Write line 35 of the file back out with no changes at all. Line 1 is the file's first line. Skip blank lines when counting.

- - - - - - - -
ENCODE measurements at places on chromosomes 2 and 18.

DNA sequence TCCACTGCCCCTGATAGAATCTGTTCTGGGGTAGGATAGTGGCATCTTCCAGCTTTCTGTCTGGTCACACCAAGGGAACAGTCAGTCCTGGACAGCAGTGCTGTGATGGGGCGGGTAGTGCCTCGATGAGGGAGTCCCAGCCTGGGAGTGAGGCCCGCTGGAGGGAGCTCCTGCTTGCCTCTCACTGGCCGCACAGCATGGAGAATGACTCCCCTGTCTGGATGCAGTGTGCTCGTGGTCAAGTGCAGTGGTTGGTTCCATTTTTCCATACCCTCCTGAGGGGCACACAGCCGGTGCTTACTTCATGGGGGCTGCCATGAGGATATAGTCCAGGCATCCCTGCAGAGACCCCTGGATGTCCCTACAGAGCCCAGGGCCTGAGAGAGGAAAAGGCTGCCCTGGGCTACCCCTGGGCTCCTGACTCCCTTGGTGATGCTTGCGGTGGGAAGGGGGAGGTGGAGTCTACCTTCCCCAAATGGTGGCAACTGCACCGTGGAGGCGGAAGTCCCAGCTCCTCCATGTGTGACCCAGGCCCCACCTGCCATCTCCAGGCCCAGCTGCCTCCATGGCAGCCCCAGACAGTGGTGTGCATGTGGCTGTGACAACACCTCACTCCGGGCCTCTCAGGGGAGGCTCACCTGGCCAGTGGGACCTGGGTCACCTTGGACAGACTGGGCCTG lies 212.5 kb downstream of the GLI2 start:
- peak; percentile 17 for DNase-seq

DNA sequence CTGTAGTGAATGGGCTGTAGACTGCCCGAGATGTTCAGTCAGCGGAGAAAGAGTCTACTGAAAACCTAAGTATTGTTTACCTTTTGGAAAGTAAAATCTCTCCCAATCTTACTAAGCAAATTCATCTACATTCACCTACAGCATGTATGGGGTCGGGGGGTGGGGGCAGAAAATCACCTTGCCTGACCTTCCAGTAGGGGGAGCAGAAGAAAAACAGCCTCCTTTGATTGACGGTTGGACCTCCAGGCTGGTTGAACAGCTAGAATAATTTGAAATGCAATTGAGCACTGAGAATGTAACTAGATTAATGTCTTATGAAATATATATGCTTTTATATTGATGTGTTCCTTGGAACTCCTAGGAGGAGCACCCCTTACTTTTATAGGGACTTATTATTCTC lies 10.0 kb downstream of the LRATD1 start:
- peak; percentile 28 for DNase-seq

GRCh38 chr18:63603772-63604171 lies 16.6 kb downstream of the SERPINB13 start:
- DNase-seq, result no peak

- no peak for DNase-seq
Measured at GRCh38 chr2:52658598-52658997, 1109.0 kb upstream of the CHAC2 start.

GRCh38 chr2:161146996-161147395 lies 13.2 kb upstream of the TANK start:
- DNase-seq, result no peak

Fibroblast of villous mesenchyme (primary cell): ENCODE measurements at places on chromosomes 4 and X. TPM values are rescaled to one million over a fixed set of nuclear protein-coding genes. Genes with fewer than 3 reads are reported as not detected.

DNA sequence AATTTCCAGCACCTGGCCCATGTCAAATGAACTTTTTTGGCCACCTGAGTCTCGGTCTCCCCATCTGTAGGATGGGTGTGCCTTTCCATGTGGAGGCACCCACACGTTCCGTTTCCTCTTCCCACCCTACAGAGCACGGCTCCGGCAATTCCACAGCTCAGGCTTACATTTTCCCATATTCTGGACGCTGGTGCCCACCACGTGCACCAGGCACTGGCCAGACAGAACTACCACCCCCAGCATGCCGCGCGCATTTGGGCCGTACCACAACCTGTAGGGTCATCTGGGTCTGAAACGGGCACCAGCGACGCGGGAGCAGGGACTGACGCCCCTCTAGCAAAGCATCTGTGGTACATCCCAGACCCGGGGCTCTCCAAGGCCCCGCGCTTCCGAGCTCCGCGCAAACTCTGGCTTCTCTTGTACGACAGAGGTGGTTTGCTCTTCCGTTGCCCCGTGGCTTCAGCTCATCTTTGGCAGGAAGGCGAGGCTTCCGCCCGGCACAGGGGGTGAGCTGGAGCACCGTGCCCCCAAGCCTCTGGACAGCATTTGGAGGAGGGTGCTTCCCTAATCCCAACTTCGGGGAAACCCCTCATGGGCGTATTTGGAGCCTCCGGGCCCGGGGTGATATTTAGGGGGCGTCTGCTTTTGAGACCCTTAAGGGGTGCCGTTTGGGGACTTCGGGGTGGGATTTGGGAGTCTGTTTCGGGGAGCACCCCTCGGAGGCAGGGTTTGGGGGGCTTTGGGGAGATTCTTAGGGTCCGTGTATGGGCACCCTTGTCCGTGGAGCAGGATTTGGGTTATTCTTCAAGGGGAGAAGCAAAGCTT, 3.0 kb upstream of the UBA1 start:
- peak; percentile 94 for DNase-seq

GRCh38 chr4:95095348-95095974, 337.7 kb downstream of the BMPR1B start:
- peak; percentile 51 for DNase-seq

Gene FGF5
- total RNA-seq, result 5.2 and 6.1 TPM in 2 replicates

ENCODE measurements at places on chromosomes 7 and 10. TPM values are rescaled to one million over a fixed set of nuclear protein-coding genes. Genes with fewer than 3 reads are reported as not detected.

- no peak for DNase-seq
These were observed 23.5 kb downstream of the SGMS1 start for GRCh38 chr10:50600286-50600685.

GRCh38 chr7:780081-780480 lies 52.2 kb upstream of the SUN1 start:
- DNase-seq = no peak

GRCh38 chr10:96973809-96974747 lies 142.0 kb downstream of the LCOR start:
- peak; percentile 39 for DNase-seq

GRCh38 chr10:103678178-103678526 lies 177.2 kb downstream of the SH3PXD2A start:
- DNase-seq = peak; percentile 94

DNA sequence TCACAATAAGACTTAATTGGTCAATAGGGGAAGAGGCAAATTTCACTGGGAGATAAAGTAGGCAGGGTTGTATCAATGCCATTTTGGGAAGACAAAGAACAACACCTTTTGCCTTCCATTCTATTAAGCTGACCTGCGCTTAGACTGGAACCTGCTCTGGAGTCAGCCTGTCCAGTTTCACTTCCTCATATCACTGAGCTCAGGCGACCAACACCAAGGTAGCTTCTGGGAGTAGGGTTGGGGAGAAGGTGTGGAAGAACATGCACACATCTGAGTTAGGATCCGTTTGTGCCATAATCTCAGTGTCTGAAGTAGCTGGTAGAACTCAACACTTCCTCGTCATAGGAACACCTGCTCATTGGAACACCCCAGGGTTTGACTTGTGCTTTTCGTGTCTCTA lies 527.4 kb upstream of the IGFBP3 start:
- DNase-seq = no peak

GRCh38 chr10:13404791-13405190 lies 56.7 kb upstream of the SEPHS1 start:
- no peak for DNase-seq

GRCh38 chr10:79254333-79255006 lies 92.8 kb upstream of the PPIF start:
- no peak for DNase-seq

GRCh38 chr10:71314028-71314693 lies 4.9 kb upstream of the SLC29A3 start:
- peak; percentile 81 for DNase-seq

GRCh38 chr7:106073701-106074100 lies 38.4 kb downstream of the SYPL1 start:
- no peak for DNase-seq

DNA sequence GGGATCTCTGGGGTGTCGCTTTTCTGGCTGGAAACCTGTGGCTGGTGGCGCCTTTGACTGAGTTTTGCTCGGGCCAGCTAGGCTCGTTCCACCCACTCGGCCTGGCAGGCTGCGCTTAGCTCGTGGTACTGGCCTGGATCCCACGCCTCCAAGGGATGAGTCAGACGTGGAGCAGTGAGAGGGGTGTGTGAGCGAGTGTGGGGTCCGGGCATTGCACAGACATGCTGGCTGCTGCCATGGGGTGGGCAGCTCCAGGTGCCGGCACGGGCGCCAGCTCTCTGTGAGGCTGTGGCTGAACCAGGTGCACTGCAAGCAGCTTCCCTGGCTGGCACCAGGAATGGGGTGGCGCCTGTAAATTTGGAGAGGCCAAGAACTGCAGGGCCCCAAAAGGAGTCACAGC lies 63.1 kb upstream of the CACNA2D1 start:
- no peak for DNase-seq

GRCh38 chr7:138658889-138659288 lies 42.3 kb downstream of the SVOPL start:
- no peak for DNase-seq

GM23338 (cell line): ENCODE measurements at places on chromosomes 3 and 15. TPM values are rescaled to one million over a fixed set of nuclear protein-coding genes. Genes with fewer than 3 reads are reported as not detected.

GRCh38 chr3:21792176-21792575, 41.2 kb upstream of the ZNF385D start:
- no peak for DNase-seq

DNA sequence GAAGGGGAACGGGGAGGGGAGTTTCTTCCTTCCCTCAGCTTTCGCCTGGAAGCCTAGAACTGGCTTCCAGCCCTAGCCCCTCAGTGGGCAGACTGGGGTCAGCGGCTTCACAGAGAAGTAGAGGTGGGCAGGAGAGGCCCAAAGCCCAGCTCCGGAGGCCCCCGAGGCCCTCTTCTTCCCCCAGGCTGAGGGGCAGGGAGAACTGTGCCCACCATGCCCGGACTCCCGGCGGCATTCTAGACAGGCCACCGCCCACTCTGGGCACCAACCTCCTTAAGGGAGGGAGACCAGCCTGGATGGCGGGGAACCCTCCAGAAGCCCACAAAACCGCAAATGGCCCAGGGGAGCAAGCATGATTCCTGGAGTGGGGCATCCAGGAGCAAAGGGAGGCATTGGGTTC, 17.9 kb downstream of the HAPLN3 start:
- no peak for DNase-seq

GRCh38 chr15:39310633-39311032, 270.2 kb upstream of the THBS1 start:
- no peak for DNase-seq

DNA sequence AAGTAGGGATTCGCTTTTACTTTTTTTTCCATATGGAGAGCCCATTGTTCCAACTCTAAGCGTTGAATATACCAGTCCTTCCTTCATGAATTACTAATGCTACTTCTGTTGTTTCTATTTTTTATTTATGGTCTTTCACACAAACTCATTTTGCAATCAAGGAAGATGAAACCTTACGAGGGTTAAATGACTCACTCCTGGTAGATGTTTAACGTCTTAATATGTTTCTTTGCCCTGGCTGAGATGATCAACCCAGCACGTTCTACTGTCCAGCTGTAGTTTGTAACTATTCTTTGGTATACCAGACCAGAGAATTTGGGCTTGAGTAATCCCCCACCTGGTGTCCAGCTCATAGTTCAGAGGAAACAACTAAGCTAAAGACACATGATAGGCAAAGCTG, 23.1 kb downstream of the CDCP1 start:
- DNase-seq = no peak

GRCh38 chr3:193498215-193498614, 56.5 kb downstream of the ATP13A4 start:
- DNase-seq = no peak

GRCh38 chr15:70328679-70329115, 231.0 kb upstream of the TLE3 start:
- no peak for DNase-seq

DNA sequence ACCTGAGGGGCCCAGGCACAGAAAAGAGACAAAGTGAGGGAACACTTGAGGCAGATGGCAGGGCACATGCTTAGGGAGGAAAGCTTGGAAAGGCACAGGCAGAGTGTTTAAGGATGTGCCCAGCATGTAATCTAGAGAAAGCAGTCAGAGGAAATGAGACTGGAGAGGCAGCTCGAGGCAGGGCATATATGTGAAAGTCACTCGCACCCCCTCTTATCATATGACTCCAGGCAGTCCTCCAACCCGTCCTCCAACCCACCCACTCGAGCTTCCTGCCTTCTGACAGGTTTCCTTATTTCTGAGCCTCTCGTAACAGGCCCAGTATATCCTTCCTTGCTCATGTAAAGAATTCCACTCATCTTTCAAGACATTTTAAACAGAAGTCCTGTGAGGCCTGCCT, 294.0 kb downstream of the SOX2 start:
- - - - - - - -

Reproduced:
- peak; percentile 81 for DNase-seq